U.S., allies plan tough battle to retake Iraqi city from Islamic State

Recent military gains against Islamic State near Mosul give U.S. and allies hope of retaking the city

Working from this sun-scorched desert base, U.S. and allied commanders are beginning perhaps the most perilous phase of their fight against Islamic State: an attempt to recapture Mosul, Iraq's second-largest city, from the entrenched militant forces.

Military officers here say a barrage of airstrikes over the last two weeks helped sever two crucial routes that the extremist militants used to funnel fighters and supplies from the Syrian border to Mosul, their self-declared capital in Iraq and most significant battlefield prize.

U.S. commanders who help oversee the air war say the joint offensive with Iraqi Kurdish ground forces pushed back the Sunni Islamists' defensive line west of Mosul, recapturing territory and removing a key obstacle, at least for now, as military planners consider tactics for retaking the congested city as early as this summer.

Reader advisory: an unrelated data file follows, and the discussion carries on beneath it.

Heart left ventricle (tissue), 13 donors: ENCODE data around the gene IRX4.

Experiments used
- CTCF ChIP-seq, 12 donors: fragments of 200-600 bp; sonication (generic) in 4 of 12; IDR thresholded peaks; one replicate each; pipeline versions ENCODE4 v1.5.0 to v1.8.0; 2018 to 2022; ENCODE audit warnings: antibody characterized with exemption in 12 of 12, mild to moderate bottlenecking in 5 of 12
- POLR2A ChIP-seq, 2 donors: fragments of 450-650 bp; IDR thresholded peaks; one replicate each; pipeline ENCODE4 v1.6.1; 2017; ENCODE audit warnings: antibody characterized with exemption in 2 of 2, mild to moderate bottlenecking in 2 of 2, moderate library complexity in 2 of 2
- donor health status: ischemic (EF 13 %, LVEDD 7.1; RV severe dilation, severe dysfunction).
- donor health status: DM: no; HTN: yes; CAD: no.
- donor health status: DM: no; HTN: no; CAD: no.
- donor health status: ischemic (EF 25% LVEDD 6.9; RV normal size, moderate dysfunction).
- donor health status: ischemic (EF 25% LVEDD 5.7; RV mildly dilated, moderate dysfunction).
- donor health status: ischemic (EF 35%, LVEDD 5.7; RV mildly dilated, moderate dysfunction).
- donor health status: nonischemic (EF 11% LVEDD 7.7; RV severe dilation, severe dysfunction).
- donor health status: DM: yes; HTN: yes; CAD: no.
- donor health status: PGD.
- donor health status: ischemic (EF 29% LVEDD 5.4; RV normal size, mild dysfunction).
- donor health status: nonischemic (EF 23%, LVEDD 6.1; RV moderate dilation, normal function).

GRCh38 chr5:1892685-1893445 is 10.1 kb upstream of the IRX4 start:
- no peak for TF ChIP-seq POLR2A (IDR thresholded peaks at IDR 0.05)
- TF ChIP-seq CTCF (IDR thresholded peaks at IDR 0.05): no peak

American and allied advisors are training and equipping Iraqi security forces expected to lead any major ground assault. But options appear limited given the woeful state of Iraq's army, White House resistance to any plan likely to cause heavy civilian casualties, and at least some support in the Sunni-dominated city for the occupying force.

Although President Obama has repeatedly vowed not to reintroduce U.S. ground troops to Iraq, Gen. Martin Dempsey, chairman of the Joint Chiefs of Staff, told Congress in November that he would consider deploying a limited number of U.S. Special Forces to help direct airstrikes and assist the Iraqi army in any assault on Mosul.

Retaking the sprawling city, home to about 1.4 million people, almost certainly would require urban combat against a tenacious foe.